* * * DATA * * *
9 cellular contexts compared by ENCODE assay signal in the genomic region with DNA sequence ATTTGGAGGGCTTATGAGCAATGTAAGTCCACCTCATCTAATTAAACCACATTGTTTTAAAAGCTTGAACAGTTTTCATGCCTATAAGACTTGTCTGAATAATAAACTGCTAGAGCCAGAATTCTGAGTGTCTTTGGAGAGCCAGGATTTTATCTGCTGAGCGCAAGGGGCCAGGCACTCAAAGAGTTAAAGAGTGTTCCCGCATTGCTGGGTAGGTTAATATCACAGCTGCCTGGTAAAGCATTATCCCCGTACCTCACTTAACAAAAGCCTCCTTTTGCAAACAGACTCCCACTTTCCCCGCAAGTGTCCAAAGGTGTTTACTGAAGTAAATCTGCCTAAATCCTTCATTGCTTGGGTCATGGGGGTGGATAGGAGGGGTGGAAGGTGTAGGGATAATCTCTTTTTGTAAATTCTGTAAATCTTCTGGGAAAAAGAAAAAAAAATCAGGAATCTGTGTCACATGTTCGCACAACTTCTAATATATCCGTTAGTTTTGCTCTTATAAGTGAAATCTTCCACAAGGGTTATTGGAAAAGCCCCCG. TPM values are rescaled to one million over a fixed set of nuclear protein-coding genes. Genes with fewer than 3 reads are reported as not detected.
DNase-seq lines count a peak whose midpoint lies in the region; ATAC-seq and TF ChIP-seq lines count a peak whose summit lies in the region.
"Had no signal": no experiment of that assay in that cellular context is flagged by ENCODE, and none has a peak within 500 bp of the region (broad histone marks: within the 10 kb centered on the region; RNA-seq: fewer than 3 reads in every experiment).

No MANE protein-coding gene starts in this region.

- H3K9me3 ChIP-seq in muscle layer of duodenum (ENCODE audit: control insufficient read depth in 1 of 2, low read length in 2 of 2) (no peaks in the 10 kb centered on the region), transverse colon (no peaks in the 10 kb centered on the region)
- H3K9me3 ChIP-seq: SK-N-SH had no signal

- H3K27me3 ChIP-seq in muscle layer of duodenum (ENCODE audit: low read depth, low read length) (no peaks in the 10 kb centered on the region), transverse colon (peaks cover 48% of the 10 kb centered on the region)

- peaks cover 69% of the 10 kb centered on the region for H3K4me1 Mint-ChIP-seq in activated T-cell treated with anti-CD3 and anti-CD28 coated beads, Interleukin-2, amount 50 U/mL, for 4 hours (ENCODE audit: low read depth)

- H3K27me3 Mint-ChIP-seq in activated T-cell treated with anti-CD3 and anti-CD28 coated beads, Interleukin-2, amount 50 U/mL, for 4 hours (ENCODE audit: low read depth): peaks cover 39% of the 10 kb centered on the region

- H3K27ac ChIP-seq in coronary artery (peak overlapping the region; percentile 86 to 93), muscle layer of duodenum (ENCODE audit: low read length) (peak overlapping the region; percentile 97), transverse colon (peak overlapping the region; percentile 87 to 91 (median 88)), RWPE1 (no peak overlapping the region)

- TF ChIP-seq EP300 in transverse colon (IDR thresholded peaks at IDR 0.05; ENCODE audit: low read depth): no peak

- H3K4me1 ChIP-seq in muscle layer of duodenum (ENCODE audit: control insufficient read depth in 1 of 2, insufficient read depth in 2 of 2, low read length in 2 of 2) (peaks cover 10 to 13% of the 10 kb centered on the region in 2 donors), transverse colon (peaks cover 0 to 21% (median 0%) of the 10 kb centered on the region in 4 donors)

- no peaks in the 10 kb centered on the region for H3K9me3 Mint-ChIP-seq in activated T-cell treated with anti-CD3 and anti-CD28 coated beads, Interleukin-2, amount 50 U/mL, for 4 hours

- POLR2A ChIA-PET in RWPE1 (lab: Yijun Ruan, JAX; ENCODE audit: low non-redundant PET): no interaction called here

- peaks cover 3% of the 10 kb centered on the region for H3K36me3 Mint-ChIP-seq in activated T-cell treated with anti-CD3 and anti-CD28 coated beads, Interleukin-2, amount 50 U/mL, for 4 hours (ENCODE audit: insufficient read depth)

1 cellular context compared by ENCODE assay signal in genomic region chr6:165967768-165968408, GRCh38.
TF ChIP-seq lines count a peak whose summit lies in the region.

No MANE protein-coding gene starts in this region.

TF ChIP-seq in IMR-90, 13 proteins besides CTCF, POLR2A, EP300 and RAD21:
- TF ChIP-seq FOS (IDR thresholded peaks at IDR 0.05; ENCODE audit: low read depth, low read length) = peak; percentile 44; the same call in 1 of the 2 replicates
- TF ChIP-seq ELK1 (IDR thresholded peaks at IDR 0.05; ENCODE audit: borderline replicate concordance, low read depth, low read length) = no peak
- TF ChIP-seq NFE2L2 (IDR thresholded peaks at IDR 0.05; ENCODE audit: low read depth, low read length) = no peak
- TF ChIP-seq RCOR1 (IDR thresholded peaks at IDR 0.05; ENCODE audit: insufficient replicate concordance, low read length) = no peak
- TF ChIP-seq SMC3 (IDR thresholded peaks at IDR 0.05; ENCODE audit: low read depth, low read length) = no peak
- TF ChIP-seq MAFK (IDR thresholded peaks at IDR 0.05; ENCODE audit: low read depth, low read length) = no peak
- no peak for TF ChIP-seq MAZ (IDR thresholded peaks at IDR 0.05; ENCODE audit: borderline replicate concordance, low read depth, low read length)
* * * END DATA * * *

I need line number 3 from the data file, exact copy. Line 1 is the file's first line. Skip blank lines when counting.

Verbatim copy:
"Had no signal": no experiment of that assay in that cellular context is flagged by ENCODE, and none has a peak within 500 bp of the region (broad histone marks: within the 10 kb centered on the region; RNA-seq: fewer than 3 reads in every experiment).